Established in 2018 by the Parliament of Canada, the month of May became Jewish Heritage Month throughout Canada.
Intended as a means to recognize the many contributions Canada’s 400,000+ Jews make to their country, Jewish Heritage Month adds an important voice to Canada’s diverse tapestry and aims to “… remember, celebrate and educate future generations about the inspirational role that Jewish Canadians have played and continue to play in communities across the country,” according to the Canadian Jewish Heritage Month Act.
To commemorate Jewish Heritage Month, CBC recently announced it was adding five new Jewish-themed films to its online streaming service, CBC Gem.
One of the new films, My Tree, by filmmaker Jason Sherman, chronicles his search for a tree planted in Israel in honour of his Bar Mitzvah in 1975. CBC describes the film as follows (emphasis added): “A Canadian searches for the tree that was planted in his name in Israel many years earlier. When he discovers that it stands on the remains of an Arab village, he is forced to question his own culpability.”
But My Tree is much more than a simple quest by a Canadian Jew into his heritage; the film is a harsh critique of both the Jewish National Fund (JNF), the organization which spearheaded tree planting in Israel, and Israel’s alleged crimes against Palestinians.
You can watch the documentary in full by clicking here.
In My Tree, Sherman begins with a history lesson in Zionism, describing how early Zionist leaders, seeing widespread antisemitic persecution in Europe, sought a Jewish homeland. In his narration, Sherman argues they “looked around and said, ‘How about Palestine.’” After all, Sherman continues, “Once upon a time, Jews lived around these parts.”
To describe Jews as having once “lived around these parts” is a gross misrepresentation of the facts. For three thousand years, Jews have had a constant habitation in the land of Israel, despite repeated invasions that exiled part of their population to foreign lands. Furthermore, even during the nascent birth of modern Zionism in the late 1800s, Jewish communities existed in many parts of Israel, including Jerusalem.
Throughout the film, Sherman speaks to a number of interviewees who portray Israel in a harshly negative light, including Sherman’s cousin Susan and her husband Dov, who live in Israel. “There’s been apartheid, separate rules for Arabs, separate rules for Jews,” Susan tells Sherman in the film.
This is utterly false. As has been pointed out by HonestReporting Canada in the past, in Israel, all citizens – regardless of their ethnicity or religion – enjoy equal rights under the law. Despite Susan’s false claims, Sherman does not attempt to challenge her allegations.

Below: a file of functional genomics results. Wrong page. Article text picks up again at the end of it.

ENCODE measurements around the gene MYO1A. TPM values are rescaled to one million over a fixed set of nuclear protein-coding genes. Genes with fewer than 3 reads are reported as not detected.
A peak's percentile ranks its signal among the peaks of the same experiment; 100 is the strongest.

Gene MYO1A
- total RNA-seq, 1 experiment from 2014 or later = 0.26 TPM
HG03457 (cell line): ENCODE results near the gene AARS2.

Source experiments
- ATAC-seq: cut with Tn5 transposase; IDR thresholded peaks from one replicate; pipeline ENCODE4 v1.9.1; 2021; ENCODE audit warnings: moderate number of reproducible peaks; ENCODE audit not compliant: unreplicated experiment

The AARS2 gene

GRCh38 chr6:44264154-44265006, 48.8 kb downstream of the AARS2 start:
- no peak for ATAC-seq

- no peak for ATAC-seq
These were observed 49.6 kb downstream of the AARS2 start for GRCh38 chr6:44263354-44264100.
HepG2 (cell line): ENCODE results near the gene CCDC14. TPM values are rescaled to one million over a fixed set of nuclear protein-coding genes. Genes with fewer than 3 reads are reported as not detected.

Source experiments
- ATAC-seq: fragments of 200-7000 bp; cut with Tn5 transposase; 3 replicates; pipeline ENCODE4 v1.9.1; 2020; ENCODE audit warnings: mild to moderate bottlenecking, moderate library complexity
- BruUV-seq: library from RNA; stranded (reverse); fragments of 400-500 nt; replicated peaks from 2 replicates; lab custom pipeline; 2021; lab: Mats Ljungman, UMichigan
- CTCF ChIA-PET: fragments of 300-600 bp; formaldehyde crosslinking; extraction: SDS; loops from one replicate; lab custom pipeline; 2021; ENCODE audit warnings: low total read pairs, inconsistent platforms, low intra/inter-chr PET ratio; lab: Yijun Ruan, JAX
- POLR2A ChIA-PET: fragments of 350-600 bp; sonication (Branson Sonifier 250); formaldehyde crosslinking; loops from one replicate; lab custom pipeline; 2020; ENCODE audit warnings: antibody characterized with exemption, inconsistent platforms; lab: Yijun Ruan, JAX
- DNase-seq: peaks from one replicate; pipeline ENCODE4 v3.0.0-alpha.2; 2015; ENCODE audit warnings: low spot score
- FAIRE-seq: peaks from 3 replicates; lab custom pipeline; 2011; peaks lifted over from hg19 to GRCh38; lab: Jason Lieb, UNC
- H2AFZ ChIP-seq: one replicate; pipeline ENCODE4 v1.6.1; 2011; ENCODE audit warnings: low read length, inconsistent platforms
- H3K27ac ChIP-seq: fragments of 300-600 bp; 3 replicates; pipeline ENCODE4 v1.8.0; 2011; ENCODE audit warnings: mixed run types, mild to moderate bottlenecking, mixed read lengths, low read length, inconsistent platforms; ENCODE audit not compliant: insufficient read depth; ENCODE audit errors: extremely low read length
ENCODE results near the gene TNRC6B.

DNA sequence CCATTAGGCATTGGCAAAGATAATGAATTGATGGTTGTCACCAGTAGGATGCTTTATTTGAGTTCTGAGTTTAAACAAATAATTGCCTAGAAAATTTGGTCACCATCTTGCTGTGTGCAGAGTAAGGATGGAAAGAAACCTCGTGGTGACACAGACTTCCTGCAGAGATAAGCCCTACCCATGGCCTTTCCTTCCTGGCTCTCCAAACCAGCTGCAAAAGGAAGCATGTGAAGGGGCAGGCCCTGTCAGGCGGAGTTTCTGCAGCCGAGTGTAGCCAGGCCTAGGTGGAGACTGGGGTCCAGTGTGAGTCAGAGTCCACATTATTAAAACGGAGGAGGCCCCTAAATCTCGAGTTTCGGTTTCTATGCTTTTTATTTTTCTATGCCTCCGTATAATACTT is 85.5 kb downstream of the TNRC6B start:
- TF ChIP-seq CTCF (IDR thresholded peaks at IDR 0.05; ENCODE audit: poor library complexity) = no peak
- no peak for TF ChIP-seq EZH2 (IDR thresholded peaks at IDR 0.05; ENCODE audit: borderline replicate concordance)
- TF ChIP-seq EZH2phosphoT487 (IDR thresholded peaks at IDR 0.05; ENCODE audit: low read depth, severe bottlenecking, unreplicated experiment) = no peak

Later, Sherman speaks to Eitan Bronstein Aparicio, a co-founder of De-Colonizer, which refers to Israel on its website as a “colonialist and racist regime” and who is in the process of “decolonizing his identity as an Israeli.”
Bronstein Aparicio tells Sherman that Israel planted trees in Israel in an attempt to “hide war crimes,” and that the existence of former Arab villages should make Israelis “question your very foundation.”
The anti-Israel messages continue throughout My Tree.
Sherman also speaks with anti-Israel activist Uri Davis, co-author of the book “The Jewish National Fund,” whose website falsely refers to Israel as a “settler-colonial state.”
In his conversation with Sherman, Davis falsely alleges that Israel “ethnically cleansed” Arabs during Israel’s War of Independence from 1948 to 1949.
While pre-state Israel was indeed home to hundreds of thousands of Arabs – many, not all, of whom left upon commencement of the Arab invasion of Israel in 1948 – they were not “ethnically cleansed.” Rather, they left for a combination of reasons, ranging from threats from Arab leaders to the belief that they would soon return after the nascent Jewish State was destroyed, as was expected.
Sherman’s film is problematic enough in its misleading depictions of Israel, and widespread interviews with anti-Israel activists.
While one is certainly entitled to their own views of Israel, they are not entitled to their own facts, and CBC Gem’s hosting of this film would be problematic enough under any circumstance, but it is even more troubling as part of their Jewish Heritage Month offerings.
The selection of My Tree by CBC Gem to commemorate Jewish Heritage Month is more than simply an unfortunate choice of an anti-Israel film. Rather, My Tree tragically helps to delegitimize the Jewish State, and deny the Jewish people’s history in their ancestral homeland, making it an appalling choice for our publicly-funded national broadcaster to give a platform to for Jewish Heritage Month.
Please Take Action Now by reaching out to CBC Gem to — politely, but firmly — condemn the CBC for promoting and giving a platform to an anti-Israel film as part of Jewish Heritage Month. Send emails to: firstname.lastname@example.org.